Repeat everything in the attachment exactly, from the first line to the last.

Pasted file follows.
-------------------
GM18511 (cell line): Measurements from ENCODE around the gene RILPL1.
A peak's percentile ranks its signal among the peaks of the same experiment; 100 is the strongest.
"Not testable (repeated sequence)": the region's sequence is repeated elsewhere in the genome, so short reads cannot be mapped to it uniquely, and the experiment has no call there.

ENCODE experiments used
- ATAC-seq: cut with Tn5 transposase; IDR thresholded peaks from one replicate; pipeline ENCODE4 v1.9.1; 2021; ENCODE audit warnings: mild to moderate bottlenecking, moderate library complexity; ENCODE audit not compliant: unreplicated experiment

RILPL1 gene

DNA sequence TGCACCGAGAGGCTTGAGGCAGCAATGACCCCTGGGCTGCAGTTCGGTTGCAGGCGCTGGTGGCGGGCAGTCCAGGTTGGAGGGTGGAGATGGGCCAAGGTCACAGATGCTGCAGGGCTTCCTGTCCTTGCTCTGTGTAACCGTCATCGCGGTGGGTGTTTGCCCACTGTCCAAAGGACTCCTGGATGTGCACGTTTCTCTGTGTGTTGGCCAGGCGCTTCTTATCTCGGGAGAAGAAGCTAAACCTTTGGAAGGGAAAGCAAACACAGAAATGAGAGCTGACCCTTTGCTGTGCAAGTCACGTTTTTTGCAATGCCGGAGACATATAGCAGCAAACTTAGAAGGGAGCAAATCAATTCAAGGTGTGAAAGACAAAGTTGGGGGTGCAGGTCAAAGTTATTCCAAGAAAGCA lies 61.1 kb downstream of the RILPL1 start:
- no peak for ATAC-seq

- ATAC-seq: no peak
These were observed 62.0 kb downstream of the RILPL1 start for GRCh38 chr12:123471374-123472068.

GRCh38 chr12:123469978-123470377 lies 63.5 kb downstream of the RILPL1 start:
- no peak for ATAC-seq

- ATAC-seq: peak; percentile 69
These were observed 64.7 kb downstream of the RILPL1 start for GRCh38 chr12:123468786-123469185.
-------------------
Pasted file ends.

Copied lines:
GM18511 (cell line): Measurements from ENCODE around the gene RILPL1.
A peak's percentile ranks its signal among the peaks of the same experiment; 100 is the strongest.
"Not testable (repeated sequence)": the region's sequence is repeated elsewhere in the genome, so short reads cannot be mapped to it uniquely, and the experiment has no call there.

ENCODE experiments used
- ATAC-seq: cut with Tn5 transposase; IDR thresholded peaks from one replicate; pipeline ENCODE4 v1.9.1; 2021; ENCODE audit warnings: mild to moderate bottlenecking, moderate library complexity; ENCODE audit not compliant: unreplicated experiment

RILPL1 gene

DNA sequence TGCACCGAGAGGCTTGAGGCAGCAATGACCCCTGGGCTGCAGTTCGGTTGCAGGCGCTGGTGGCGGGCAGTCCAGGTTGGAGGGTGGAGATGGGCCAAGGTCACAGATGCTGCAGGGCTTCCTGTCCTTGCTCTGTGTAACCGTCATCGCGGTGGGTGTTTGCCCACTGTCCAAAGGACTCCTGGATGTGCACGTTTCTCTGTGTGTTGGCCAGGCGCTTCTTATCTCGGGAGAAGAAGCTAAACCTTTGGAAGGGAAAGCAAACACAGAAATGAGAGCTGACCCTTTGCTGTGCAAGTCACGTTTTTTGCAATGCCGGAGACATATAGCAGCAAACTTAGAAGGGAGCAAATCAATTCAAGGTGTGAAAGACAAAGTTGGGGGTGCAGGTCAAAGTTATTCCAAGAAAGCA lies 61.1 kb downstream of the RILPL1 start:
- no peak for ATAC-seq

- ATAC-seq: no peak
These were observed 62.0 kb downstream of the RILPL1 start for GRCh38 chr12:123471374-123472068.

GRCh38 chr12:123469978-123470377 lies 63.5 kb downstream of the RILPL1 start:
- no peak for ATAC-seq

- ATAC-seq: peak; percentile 69
These were observed 64.7 kb downstream of the RILPL1 start for GRCh38 chr12:123468786-123469185.